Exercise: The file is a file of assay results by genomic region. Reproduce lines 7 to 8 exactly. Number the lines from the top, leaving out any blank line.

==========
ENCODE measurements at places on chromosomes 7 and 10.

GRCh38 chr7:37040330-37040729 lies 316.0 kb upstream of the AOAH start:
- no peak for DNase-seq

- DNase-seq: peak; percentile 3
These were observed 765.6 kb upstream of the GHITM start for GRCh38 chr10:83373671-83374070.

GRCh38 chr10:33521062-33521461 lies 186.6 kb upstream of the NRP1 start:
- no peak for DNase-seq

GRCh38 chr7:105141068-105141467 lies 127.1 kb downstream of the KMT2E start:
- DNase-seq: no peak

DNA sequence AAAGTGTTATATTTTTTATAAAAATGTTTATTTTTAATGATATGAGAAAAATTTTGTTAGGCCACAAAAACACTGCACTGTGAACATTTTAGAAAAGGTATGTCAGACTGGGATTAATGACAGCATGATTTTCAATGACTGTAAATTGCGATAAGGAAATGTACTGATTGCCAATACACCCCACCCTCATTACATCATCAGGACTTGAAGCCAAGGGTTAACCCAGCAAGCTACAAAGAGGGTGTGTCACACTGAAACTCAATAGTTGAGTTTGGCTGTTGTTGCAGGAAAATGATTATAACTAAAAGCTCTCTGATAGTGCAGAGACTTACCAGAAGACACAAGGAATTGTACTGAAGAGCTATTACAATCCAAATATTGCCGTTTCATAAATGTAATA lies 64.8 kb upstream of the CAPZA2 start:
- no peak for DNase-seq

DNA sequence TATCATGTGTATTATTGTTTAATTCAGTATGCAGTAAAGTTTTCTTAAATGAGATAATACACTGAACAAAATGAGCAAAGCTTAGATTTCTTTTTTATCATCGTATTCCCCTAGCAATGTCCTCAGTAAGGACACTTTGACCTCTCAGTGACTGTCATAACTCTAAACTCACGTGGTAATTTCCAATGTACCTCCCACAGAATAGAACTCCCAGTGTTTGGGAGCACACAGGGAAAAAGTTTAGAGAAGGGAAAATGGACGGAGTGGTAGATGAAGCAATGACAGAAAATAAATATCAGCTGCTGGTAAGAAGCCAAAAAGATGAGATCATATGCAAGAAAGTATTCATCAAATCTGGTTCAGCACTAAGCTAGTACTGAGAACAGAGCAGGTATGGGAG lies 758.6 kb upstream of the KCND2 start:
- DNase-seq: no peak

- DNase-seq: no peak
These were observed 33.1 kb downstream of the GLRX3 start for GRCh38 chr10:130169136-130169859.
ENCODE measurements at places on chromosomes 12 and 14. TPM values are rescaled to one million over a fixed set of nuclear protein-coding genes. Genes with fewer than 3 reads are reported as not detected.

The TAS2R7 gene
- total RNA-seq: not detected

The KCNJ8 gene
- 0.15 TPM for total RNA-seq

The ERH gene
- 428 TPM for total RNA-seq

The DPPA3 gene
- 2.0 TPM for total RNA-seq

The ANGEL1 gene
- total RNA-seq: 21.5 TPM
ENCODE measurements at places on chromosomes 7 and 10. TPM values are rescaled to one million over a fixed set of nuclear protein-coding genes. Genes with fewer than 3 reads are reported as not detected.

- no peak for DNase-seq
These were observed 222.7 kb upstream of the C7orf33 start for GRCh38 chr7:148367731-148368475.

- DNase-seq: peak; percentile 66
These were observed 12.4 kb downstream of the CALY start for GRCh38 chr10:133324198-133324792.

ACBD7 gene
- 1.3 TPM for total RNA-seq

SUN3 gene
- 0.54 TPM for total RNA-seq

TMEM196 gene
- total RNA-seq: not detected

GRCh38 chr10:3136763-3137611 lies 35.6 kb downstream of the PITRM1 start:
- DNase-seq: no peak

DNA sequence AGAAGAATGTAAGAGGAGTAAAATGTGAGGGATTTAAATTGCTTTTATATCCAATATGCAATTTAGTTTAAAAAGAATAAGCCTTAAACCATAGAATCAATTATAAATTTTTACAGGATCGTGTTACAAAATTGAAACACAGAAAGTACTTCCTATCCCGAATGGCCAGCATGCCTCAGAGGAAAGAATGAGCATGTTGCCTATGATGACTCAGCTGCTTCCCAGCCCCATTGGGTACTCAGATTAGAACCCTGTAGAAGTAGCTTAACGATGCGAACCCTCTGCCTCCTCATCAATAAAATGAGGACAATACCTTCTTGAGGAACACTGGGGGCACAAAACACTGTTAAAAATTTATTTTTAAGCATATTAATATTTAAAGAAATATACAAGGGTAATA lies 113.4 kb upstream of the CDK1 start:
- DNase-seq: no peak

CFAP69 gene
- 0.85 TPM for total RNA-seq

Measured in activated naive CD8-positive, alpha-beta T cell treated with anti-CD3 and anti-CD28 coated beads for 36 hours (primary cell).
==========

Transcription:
- no peak for DNase-seq

GRCh38 chr7:105141068-105141467 lies 127.1 kb downstream of the KMT2E start: